b) Recommendation It is especially important to follow this initiative through when the report from the Secretary General on the views of member states on this issue is considered by the First Committee in October. Working for a united response to allow the peaceful use of space must include participation in confidence building measures between states and a mutual understanding that an arms race in space is undesirable and extremely dangerous. It would help with progressing issues of transparency if the role that each satellite launched from the UK, and UK-based agencies, were to be outlined in as much details as possible – even if they have a dual use for commercial and military applications.
a) Space is becoming crucial for the military in several nations. The UK government stated in the Integrated Review “Global Britain in a competitive age” that it is planning for war in space and intends to have “the ability to monitor, protect and defend” its interests “in and through space” in contradiction of much of the positive work outlined in 2 above.
b) The Integrated review also noted that some military space projects will raise “important questions about the interaction between economic opportunity, security and ethics, and the balance between the role of the state, businesses and individuals”. They also come with “considerable risks to strategic stability if … not managed and regulated effectively”.
c) The continued use of space systems for surveillance and the establishment of a citizen database, also bring “challenges to privacy and liberty” and that there is a “need to be active in ensuring effective accountability and oversight that protects democratic values, while opposing the overreach of state control”.
d) These are extremely important issues that affect everyone and therefore require extensive and wide-spread discussion and consultation with politicians, academics, concerned citizen groups.
e) Becoming dependent upon space presents serious problems. Space assets are extremely vulnerable and exceedingly difficult to defend. They can be temporarily or permanently disabled relatively easily by space or ground-based attacks. If, at a time of international tension, a vital space component was to suddenly cease to function due to technical failure, damage by collision or impact with a meteor say, it may be misinterpreted as an attack and lead to disastrous consequences. NATO has already declared that an attack in space could trigger their mutual defence clause to include a collective response.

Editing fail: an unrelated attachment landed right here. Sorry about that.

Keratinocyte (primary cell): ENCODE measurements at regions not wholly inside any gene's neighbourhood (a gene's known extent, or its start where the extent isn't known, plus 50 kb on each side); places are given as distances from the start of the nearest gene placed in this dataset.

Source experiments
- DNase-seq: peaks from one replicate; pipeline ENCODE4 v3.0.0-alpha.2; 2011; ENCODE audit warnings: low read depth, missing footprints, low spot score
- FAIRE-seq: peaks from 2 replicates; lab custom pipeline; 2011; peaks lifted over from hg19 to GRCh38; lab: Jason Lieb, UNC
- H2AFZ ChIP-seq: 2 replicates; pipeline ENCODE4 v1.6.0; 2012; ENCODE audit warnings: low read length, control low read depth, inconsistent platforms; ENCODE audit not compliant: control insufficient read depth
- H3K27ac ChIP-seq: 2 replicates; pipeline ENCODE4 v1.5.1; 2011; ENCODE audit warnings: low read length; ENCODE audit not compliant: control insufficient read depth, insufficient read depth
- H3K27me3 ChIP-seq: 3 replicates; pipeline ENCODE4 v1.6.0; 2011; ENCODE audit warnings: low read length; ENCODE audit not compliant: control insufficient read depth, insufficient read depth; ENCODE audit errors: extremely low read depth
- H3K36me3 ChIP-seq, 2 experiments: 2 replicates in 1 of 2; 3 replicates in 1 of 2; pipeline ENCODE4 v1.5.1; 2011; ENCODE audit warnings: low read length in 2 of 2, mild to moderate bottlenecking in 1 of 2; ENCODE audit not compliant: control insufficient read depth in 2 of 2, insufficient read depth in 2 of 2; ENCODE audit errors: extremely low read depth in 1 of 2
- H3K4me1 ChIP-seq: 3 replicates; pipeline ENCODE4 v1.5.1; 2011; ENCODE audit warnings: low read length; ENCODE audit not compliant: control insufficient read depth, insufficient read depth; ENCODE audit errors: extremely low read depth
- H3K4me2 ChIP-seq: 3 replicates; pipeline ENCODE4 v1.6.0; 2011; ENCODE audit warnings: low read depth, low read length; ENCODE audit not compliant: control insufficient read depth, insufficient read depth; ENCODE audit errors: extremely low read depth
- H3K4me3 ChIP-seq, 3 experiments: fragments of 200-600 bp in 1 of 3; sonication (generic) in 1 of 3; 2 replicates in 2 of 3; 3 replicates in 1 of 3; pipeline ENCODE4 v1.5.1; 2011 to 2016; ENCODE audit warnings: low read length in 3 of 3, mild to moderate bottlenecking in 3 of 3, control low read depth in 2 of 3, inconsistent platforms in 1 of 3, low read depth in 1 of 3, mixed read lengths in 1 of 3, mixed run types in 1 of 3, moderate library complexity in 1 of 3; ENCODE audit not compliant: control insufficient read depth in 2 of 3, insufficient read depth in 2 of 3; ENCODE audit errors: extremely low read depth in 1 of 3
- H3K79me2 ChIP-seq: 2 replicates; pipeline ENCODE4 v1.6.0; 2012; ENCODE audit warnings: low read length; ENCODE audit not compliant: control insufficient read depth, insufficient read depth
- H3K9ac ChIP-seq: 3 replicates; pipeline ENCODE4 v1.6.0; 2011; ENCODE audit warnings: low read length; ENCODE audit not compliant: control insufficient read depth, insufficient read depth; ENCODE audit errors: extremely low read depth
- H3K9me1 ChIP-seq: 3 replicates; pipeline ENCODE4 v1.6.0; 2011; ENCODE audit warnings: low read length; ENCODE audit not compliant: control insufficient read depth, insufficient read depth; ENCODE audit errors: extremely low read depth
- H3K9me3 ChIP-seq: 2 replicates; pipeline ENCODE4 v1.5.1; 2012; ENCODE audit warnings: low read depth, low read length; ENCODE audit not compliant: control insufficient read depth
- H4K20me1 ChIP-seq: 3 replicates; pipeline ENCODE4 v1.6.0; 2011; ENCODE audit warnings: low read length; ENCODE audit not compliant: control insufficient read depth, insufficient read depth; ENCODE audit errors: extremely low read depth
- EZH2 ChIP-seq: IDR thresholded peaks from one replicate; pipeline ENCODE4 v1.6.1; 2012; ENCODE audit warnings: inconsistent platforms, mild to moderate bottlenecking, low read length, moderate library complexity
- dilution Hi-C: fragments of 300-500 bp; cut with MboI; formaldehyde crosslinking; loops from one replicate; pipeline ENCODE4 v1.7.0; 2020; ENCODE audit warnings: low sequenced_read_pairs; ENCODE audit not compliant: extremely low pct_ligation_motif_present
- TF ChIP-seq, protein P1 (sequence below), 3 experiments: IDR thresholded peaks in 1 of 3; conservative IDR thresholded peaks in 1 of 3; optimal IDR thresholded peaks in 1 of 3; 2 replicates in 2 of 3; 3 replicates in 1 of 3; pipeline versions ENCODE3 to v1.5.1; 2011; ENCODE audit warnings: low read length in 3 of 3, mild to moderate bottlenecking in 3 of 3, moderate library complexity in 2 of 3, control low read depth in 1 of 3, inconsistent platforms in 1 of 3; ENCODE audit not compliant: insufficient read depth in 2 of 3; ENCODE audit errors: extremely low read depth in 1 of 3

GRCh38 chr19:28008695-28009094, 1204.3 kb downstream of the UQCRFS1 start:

f) Of course, the UK is not the only country to think that a dominant position in space is a possible way forward. Space forces and space ports are being established in several countries.
g) Recommendation The UK can lead the world in pulling back from hostile and confrontational behaviour. More openness concerning activities in space can help with building confidence and understanding between spacefaring nations. Sharing of facilities and resources, leading to fewer launches, is not only good for environmental reasons, it also helps build cooperation rather than aggressive competition and confrontation. The government should address the concerns raised in the Integrated Review about the development of space. It should publish a position statement to show how it will balance the economic opportunities, and security issues, with ethical principles arising from the use of space; how it will safeguard challenges to the privacy and liberty of UK citizens and others from the development of space; and how it will ensure its space programmes are accountable and have adequate oversight. This should be done in parallel with the development and publications of the Ministry of Defence’s forthcoming Space Strategy.
a) There is increasing international concern over the amount of space debris. Some are even concerned that the density of objects in low Earth orbit (LEO) is approaching the so-called ‘Kessler syndrome’ when collisions between objects generates enough debris to cause a cascade of secondary collisions that generates more and so on in a chain reaction. One implication of this is that the distribution of debris in orbit could become so dense that space activities and the use of satellites in specific orbital ranges may become difficult or even impossible for future generations.
b) The European Space Agency (ESA) has published the following statistics:
c) Models also estimate that there are 34,000 pieces of debris greater than 10 cm and 900,000 objects in the range 1 cm to 10 cm, with 128 million between 1 mm to 1 cm in size. Each piece of debris travelling at thousands of miles an hour could penetrate and damage a satellite in its path.